The screen resolution hike is welcome in lieu of any alternative viewfinder being included. However, there is the option to spend extra on optical or electronic versions that attach via the top plate hotshoe, or go for the most expensive E-P5 bundle option that includes the very latest electronic viewfinder.

Not only is the image relayed by the screen for lining up a shot incredibly smooth and life-like, even as you pan with the camera, but video looks stunning and sounds good too - thanks to built-in stereo microphones.

The fact that it is a touch screen also lets the user scroll through photos and video clips with a flick of the finger, though a pinch and a flick won't enlarge the shot as you might expect on a smartphone - there's a hard key provided for the purpose.

You can, however, drag the focus point around the screen with a fingertip if so wished, in order to specify one particular area of interest, or fire off a shot with a finger tap. Largely a 'best of both worlds' approach then.

Olympus E-P5: Battery

The E-P5 comes with a BLN-1 lithium ion rechargeable battery. Olympus claims that this is good for 400 shots from a full charge, which sounds impressive until you hear the caveat that performance drops by 50% if you're using the cameraís rear LCD in Live View mode to compose shots - pretty unavoidable really, unless investing in an optical viewfinder.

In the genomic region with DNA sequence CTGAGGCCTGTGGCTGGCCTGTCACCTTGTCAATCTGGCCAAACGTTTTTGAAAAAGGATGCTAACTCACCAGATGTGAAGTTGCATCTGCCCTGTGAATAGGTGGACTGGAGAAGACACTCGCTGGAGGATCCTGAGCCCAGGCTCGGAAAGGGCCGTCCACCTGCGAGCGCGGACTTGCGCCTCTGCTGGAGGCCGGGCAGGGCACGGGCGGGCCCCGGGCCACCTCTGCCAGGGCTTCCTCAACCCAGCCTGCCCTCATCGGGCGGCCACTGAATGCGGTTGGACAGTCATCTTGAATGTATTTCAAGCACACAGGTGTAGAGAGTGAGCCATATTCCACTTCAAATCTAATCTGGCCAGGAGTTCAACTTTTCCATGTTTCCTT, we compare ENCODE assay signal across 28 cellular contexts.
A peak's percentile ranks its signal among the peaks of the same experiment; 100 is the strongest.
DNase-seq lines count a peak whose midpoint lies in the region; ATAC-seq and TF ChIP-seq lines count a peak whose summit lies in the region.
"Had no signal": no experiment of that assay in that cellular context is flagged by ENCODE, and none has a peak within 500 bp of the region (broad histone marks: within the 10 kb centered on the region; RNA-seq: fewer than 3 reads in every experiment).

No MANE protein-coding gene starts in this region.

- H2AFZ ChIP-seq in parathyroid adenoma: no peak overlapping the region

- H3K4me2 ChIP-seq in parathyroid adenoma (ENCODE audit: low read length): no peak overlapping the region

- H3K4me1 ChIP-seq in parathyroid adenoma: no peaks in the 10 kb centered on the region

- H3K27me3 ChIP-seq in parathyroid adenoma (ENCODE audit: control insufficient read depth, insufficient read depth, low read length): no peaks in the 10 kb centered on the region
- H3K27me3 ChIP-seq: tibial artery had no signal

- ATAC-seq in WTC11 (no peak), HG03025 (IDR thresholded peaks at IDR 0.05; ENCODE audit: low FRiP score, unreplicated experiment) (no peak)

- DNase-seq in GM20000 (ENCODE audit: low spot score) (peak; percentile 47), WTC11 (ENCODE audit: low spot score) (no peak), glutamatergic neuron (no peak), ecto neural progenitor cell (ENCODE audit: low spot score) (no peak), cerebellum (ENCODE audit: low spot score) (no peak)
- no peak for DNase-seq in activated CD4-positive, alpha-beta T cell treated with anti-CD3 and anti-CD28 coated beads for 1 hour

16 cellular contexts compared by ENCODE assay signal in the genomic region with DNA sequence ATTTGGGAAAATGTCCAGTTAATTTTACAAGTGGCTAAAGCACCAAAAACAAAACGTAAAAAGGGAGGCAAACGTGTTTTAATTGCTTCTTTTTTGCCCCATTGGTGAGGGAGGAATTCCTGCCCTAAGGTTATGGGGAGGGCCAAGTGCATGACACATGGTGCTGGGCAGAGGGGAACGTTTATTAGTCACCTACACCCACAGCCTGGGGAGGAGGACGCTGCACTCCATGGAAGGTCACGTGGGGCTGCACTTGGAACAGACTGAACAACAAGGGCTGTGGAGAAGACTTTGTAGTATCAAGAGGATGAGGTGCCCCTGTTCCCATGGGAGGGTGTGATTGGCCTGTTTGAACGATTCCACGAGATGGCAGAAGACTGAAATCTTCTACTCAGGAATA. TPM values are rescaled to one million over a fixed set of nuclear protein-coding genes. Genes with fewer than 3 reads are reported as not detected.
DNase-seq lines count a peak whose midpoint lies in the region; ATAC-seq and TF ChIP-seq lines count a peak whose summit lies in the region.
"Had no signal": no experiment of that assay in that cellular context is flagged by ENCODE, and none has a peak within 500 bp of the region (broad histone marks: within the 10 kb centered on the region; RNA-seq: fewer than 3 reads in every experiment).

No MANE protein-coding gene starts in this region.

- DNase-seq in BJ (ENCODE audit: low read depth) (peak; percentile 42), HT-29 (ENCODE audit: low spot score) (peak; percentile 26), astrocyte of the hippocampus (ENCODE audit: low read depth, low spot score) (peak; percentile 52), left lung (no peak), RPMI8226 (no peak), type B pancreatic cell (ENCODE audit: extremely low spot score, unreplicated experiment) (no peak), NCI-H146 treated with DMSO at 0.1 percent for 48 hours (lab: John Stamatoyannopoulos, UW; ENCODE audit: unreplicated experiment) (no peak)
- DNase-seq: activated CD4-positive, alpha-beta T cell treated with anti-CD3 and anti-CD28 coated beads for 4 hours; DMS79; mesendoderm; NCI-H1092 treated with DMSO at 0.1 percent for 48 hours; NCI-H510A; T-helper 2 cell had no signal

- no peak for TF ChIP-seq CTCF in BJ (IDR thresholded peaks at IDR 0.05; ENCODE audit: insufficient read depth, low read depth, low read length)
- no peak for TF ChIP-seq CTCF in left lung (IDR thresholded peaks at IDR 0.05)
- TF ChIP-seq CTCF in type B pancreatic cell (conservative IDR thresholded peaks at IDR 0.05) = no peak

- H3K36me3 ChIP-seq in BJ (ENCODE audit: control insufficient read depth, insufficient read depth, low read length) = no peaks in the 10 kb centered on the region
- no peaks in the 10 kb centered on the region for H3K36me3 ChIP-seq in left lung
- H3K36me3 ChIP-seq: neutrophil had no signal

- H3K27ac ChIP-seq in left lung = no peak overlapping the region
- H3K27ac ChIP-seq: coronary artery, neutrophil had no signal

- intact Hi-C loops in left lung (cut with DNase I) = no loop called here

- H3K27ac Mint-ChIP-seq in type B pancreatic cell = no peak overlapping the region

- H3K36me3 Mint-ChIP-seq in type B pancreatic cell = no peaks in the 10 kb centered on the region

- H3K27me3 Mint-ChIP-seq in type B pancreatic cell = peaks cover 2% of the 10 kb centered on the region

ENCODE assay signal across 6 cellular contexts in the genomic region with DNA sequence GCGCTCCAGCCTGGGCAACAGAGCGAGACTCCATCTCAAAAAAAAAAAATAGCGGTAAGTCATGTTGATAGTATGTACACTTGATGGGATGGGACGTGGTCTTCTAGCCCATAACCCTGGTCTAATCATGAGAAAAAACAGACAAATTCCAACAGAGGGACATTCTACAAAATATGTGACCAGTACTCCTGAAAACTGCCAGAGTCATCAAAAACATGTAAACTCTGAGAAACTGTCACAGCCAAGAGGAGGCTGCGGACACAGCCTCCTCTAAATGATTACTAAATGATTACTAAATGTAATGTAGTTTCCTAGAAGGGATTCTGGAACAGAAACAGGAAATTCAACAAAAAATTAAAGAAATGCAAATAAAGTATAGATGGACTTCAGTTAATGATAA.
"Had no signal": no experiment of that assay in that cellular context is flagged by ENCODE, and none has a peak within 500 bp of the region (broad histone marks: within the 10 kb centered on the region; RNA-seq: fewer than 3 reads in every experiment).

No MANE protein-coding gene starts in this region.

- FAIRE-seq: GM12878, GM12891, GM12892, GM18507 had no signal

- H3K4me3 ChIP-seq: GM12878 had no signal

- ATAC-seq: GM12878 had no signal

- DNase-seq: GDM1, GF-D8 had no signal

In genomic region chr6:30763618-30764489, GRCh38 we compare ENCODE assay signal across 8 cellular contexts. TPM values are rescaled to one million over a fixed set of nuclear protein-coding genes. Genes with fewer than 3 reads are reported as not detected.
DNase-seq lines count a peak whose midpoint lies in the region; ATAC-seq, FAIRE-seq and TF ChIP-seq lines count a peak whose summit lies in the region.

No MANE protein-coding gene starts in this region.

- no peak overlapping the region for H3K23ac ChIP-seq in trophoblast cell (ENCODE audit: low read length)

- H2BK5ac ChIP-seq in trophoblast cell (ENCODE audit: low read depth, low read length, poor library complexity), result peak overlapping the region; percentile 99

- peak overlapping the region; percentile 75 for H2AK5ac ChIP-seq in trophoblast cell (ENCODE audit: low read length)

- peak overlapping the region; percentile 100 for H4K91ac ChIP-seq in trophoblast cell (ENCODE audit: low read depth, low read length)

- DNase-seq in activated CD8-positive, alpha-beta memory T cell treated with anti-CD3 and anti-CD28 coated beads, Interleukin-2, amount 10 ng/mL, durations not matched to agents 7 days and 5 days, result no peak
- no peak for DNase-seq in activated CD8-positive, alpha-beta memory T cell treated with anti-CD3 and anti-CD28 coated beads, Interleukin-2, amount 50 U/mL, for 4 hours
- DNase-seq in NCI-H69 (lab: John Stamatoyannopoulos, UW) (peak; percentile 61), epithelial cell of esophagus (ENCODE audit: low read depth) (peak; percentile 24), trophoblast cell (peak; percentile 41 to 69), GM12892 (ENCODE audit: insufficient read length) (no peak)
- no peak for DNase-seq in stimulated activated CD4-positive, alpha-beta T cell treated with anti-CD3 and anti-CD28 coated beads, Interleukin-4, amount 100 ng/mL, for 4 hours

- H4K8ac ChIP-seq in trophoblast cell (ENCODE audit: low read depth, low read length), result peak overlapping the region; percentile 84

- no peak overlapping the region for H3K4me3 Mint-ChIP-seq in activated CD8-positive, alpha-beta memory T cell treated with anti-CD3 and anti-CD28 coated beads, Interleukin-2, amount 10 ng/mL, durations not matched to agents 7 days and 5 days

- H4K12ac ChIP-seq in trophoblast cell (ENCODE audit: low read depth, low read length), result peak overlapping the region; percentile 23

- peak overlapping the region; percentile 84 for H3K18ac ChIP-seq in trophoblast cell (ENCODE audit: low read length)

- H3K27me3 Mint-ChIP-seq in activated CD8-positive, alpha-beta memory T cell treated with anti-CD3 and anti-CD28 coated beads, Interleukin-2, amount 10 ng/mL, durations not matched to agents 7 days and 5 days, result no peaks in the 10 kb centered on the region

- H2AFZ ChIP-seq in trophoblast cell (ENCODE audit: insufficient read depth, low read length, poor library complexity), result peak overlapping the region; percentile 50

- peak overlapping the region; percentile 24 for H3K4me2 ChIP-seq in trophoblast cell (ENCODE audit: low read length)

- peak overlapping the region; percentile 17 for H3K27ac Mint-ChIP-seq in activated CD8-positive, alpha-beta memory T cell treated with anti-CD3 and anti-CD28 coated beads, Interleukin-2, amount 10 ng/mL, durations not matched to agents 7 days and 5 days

Typically the best of its rivals will offer around 260 to 300 shots.

Olympus E-P5: Picture quality

This being an Olympus camera, we get the option of selecting a host of digital filter effects to have applied to the image at the point of capture, which are always fun and effective, particularly if shooting in dull conditions and not wanting to have the faff of otherwise trying to lift the appearance of the shot in Photoshop later. This does, however, slow the writing time, inevitably.

Image wise we didn't notice much of an improvement or otherwise over previous generations of Olympus Pen cameras - the sensor size has after all remained the same. At its worst some shots can appear little better than the output of a good snapshot camera - with the occasional bit of over-exposure, pixel fringing and blown highlights in brighter conditions.